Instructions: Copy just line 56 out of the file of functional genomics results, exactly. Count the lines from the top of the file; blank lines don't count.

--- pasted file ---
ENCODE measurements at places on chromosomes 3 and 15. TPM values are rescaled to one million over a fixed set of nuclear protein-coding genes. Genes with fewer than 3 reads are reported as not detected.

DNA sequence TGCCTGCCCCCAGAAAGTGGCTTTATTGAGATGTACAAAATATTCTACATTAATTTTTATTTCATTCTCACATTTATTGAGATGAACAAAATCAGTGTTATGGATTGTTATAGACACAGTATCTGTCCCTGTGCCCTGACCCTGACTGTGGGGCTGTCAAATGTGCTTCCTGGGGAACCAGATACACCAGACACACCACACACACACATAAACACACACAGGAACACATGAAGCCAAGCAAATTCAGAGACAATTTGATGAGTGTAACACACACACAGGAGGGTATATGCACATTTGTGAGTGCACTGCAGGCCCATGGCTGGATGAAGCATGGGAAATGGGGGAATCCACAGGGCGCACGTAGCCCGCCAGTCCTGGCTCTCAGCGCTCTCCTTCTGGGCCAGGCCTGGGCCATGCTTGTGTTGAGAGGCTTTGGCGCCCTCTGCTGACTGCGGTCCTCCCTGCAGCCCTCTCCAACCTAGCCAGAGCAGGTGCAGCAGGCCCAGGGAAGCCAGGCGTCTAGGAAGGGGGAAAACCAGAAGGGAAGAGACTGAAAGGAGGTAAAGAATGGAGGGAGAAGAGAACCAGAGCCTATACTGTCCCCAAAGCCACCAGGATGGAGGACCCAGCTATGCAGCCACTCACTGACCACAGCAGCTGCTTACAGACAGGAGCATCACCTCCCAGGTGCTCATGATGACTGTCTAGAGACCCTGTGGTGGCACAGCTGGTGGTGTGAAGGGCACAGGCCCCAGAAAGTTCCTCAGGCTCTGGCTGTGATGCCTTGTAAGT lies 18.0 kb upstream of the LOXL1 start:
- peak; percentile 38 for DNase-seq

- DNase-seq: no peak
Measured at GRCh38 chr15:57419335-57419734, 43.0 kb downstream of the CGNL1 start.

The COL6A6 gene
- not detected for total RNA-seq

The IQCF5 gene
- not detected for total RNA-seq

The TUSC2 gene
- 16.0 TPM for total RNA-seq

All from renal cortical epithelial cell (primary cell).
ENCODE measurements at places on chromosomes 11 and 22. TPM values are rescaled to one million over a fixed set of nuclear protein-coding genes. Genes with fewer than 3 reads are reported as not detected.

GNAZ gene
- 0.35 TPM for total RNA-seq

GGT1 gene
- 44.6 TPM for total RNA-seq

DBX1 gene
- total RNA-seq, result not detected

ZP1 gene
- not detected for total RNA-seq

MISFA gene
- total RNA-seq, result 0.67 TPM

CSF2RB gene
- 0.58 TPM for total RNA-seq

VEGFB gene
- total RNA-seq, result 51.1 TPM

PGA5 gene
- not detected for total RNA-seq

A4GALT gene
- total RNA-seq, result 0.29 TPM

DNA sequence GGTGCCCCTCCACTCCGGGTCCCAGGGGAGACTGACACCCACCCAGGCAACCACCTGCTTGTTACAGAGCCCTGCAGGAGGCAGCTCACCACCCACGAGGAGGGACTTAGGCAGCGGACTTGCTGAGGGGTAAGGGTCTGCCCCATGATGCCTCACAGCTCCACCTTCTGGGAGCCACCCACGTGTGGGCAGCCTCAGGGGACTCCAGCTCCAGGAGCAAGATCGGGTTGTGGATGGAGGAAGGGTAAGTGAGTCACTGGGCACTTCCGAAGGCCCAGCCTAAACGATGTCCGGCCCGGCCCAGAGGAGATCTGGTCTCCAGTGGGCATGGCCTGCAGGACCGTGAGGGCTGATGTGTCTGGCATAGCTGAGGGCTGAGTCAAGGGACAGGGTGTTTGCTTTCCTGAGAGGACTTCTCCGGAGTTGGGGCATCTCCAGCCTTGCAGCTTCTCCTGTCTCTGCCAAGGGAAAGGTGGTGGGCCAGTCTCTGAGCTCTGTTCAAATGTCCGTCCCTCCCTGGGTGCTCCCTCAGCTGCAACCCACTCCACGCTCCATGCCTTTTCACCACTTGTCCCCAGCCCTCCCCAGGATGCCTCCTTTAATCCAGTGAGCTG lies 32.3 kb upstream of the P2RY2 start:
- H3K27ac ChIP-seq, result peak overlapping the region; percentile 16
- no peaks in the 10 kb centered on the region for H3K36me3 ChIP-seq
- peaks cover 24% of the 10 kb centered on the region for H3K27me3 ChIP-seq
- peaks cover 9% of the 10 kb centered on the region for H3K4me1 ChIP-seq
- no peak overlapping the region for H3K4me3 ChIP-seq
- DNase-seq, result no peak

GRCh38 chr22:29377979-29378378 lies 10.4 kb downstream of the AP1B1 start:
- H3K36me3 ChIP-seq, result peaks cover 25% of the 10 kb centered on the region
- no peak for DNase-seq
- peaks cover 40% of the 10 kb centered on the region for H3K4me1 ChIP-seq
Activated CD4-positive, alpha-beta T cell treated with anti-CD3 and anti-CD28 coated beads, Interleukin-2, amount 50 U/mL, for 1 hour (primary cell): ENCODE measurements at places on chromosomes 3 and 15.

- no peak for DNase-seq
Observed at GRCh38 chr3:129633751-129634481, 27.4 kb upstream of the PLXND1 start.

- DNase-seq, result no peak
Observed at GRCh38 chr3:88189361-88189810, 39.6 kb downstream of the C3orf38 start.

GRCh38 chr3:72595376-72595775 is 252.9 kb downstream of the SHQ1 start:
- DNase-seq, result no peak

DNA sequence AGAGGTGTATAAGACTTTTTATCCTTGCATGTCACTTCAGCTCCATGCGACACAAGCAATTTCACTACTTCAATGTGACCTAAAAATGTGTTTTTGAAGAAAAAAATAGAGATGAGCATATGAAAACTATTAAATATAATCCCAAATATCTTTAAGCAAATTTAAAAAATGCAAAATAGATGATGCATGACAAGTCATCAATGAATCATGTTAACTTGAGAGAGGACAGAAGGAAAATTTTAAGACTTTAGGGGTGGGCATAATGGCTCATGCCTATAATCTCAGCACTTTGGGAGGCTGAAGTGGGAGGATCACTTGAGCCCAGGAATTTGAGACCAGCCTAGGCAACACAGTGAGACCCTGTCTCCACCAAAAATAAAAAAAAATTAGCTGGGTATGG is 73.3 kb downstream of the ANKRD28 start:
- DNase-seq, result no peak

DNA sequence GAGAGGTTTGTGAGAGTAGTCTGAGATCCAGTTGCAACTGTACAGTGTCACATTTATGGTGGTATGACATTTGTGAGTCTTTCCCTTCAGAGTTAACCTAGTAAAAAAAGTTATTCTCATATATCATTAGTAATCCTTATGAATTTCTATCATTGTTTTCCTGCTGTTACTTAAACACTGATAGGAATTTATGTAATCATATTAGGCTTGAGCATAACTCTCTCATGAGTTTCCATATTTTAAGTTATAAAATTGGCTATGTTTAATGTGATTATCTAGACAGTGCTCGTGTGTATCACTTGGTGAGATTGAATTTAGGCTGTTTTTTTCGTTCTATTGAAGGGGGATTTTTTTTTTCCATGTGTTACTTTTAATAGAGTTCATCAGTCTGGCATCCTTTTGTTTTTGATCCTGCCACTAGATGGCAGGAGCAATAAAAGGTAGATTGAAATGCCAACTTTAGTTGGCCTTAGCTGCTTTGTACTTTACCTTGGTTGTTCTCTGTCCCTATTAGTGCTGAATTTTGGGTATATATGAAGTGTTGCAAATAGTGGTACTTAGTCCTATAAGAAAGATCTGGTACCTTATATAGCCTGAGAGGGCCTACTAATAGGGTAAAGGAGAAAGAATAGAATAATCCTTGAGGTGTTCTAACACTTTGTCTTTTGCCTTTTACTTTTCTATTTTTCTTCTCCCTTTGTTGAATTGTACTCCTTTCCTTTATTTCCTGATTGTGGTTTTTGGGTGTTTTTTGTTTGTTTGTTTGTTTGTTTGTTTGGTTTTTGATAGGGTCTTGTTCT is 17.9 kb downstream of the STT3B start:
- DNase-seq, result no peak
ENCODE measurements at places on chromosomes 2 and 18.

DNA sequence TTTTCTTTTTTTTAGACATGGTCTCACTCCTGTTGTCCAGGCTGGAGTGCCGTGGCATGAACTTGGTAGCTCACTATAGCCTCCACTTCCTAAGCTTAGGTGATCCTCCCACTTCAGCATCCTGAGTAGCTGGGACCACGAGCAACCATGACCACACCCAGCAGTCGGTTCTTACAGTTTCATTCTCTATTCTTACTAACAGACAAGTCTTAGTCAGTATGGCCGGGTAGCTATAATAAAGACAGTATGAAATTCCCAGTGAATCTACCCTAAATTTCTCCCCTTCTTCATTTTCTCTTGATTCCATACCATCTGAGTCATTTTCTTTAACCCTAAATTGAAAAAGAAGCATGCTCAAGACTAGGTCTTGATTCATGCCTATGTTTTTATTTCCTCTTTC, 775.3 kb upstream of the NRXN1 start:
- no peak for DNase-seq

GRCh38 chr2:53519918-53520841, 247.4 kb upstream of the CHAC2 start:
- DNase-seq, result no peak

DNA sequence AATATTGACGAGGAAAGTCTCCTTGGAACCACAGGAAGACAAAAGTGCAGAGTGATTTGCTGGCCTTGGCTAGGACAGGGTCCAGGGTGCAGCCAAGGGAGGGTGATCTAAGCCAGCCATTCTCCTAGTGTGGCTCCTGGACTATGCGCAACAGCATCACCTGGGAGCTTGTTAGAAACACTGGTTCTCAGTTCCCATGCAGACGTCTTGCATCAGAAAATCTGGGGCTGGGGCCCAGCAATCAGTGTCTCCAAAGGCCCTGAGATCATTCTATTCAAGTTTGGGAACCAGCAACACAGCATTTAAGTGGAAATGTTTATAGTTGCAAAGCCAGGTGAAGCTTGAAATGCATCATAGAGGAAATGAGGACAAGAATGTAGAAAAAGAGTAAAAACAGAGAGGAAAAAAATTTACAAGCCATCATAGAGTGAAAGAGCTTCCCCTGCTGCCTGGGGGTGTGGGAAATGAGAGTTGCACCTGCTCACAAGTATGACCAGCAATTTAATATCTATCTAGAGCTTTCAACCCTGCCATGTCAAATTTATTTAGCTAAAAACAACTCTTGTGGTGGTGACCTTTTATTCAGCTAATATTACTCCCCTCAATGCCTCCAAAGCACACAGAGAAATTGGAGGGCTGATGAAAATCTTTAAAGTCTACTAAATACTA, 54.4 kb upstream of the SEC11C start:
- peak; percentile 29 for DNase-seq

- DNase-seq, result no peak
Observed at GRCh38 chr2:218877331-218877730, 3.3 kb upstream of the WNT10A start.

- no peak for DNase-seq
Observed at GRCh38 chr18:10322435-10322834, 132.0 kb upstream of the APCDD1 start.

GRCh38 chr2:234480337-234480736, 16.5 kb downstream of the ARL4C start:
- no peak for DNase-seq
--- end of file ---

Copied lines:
- no peak for DNase-seq